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Talk to any local artist and they’ll lament the lack of arts spaces, affordable housing, and other resources needed for their work. Musicians in D.C. and around the country are watching venues close, losing practice space, and getting paid very little for the gigs they play, if they get paid at all. Those concerns prompted Chris Naoum, the founder of the nonprofit advocacy group Listen Local First, to organize the 2018 Music Policy Forum Summit this weekend at Georgetown University.
Beginning today, hundreds of “musicians, researchers, policymakers, industry leaders, and students” will convene for a series of lectures and workshops focused on “exploring the shifting face of the music ecosystem and the policies that impact it,” a release states. To translate the buzz words and PR speak: Times are tough for musicians—let’s figure out how to work through it.
This weekend’s summit comes at a crucial time for D.C.’s music community. The city is about to unveil the final version of its long-gestating Cultural Plan, which lays out a comprehensive vision for the future of the city’s creative economy. More recently, Mayor Muriel Bowser announced that she’s hiring the city’s first director of nightlife and culture—the “night mayor,” as some have called it—who would, in part, advocate for the interests of the city’s bars and clubs, where musicians typically perform. The Council is currently considering two bills that could directly affect D.C.’s music community: the Performing Arts Promotions Amendment Act, which would create tax credits for small businesses regularly hosting live music; and the Amplified Noise Amendment Act, which would affect the city’s buskers and street performers.
“These are all issues that cities throughout North America and the world have dealt with and are dealing with on a regular basis,” Naoum says. “The Music Policy Forum and this summit will bring together artists, activists, legislators, researchers, and educators from all these cities to share their successes and failures so that we can all learn and grow our cultural economies with this knowledge.”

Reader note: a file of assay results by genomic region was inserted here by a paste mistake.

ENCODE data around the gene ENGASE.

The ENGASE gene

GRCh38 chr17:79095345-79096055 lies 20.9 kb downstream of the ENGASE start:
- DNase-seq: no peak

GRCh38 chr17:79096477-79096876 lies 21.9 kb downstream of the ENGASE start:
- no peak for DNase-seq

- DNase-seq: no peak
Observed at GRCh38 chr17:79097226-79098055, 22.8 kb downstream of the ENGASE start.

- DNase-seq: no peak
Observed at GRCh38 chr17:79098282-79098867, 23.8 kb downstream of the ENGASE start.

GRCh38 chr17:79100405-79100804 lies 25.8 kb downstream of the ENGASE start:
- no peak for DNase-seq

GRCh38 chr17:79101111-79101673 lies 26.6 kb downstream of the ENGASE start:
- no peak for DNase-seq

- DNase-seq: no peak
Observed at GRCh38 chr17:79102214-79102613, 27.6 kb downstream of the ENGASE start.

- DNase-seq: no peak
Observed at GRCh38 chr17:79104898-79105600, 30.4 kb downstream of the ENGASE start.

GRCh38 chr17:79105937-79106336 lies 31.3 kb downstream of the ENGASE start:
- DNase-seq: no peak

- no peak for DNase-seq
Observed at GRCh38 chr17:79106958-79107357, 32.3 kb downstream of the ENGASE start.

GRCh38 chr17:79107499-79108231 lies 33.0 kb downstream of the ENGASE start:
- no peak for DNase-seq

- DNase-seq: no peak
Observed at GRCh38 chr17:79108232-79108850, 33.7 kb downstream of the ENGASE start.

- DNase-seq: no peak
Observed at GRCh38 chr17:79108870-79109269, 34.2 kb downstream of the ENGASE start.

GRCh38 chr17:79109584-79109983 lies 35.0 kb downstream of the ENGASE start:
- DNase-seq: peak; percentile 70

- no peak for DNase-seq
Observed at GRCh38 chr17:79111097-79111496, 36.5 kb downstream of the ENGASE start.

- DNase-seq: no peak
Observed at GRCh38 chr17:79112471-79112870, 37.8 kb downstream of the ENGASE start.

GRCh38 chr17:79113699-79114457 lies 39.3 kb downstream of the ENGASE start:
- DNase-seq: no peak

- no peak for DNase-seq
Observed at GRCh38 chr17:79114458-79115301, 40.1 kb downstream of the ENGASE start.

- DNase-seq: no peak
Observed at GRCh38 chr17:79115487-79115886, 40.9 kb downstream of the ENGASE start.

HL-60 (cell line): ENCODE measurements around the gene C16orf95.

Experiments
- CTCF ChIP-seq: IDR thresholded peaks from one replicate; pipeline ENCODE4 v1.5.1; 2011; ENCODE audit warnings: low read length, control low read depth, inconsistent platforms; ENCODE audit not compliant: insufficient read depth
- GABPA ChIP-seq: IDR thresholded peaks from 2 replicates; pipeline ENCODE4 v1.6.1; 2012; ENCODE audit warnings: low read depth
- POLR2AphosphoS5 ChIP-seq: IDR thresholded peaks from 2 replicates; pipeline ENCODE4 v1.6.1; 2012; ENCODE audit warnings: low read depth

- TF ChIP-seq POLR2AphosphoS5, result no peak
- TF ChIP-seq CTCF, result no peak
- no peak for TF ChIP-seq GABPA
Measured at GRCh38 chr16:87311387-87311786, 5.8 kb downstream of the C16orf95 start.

This isn’t the first music policy-focused symposium in D.C.—Listen Local First has previously hosted similar summits, and The Future of Music Coalition—a national nonprofit focused on education, research and advocacy for musicians—hosts its annual summit, which addresses similar issues, in D.C. The Music Policy Forum Summit will focus on local music ecosystems specifically. Programming will explore ways to create sustainable music scenes in different cities, including D.C.
“In the U.K., a dynamic and effective grassroots movement has emerged from small, independent music venues which has created a real call for change,” says Mark Davyd, the CEO of Music Venue Trust, a British nonprofit that advocates for small music venues. “We are looking forward to the Music Policy Forum Summit where we hope to explain the process whereby that happened, encourage other countries to take the same route, and meet with partners in the sector who are building their own responses to the crisis facing our small venues.”
A number of musicians, including Dessa, Erin McKeown, and Martin Perna, are scheduled to discuss their work and perform, but most of the speakers this weekend are a mix of music industry executives and city officials like Davyd, among them FCC Commissioner Jessica Rosenworcel, Music Canada Live executive director Erin Benjamin, Toronto City Councilor Josh Colle, NPR Music senior director Lauren Onkey, and KEXP radio president Tom Mara. D.C.’s chief creative economy officer, Maryann Lombardi, is scheduled to speak on a panel on artist compensation later today
Michael Bracy, the co-founder of the Music Policy Forum, hopes that both musicians and city officials in D.C. can gain some knowledge that will benefit D.C.’s music economy in the future. “We cannot talk about music without talking about the policies that guide and govern the industry,” he says.
For more information on the Music Policy Forum Summit and to purchase tickets, click here.